For this latest instalment of The Maker, Andrew Heath joins the conversation. Andrew has been featured in a number of interviews here: firstly, answering questions for The Maker #13 around the time of his album with Anne Chris Bakker was released on RTR in 2019; secondly, taking part in the Music in a time of Global Crisis #12 last year. This time, Andrew joins in anticipation of Konstruct’s ‘Three (squared)’ (RTR041), currently available to pre-order, to be released in full this Bank Holiday Monday. The album is a collaboration with fellow Stroud-based musicians Simon McCorry and Phonsonic (Alexander Caminada). The album explores creative limitations, with each artist contributing three sets of three short sounds that would then be manipulated and processed to create the album in its entirety. In addition to releasing on RTR, Andrew’s work is on the rosters of Whitelabrecs and White Paddy Mountain (both in collaboration with Anne Chris Bakker), Elm Records, and Disco Gecko. Andrew has also released a significant amount of work independent of label which will linked embedded throughout this feature.
Today, Andrew talks about his early experiences with ambient music, finding inspiration through process, layering field recordings and processing field recordings, and the physicality of tape. Andrew’s also signposted a couple of important releases from the past twelve months, one of which comes from RTR regular, James Osland!
How did you first get introduced to ambient/drone/experimental music?
Strangely and quite possibly through the work of a sculptor. When I was a young boy, I remember seeing a documentary about a sculptor who had created a very large installation that comprised of recycled blocks of wood, metal sheets and many other objects which were suspended within a large building. Moving one piece would then set up a cascade of random movement and noise. This one single moment has stayed with me and explains my fascination with serendipity and ‘found chance’ within music.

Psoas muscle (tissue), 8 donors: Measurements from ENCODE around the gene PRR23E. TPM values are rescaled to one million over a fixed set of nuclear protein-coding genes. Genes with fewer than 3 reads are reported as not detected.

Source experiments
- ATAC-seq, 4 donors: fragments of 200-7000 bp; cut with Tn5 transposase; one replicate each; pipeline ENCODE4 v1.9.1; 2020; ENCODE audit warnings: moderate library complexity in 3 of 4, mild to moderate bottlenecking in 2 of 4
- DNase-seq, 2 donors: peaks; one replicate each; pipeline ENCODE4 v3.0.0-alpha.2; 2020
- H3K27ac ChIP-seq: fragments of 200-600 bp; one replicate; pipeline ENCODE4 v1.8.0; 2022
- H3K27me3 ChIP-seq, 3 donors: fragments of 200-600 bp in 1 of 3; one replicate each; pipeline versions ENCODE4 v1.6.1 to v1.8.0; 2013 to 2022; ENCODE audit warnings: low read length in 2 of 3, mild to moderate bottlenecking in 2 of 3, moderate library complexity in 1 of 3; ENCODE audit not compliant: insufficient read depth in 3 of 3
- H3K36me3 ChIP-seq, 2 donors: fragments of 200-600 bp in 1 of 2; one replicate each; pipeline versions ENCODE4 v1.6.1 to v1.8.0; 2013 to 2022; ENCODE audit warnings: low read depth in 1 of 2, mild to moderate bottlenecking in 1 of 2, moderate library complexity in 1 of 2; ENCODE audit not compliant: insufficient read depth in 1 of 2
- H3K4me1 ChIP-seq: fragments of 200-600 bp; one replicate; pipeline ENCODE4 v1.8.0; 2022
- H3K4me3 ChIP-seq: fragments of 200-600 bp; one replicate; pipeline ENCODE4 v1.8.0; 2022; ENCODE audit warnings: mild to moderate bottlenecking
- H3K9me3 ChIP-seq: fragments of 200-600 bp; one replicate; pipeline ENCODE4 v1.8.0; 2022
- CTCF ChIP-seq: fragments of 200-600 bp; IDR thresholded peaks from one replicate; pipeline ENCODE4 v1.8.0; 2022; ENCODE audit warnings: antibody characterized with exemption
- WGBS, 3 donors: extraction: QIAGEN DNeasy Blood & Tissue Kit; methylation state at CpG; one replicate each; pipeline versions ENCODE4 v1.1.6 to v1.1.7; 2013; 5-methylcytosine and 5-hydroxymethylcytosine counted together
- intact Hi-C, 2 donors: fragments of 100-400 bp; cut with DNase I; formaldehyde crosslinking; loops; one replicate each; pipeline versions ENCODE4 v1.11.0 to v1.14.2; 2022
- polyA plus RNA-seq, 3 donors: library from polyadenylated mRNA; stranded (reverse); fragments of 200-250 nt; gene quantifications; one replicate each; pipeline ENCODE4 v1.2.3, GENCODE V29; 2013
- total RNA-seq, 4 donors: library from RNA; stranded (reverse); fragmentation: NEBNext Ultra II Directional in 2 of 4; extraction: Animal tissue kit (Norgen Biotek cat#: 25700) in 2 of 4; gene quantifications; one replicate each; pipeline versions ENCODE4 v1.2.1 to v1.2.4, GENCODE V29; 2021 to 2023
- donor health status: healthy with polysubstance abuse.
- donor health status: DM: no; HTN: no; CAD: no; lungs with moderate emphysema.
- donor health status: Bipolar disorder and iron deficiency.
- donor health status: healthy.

However, in terms of a musical introduction, I’ve always been interested in early electronic music such as Kraftwerk and was fascinated by The Radiophonic Workshop. The chance discovery of early Tangerine Dream was also one of those ‘turning on’ moments. I’ve always produced my own music however, and a key component to taking my work in a more experimental direction was the gift of an old Sony reel to reel tape recorder from my father. You must remember that at this time, machines like this were being thrown into skips as quickly as possible! I was fascinated by the result of recording a household object and then slowing it down or reversing it… basic stuff nowadays, but to someone of my age (about 17 then) it was a revelation!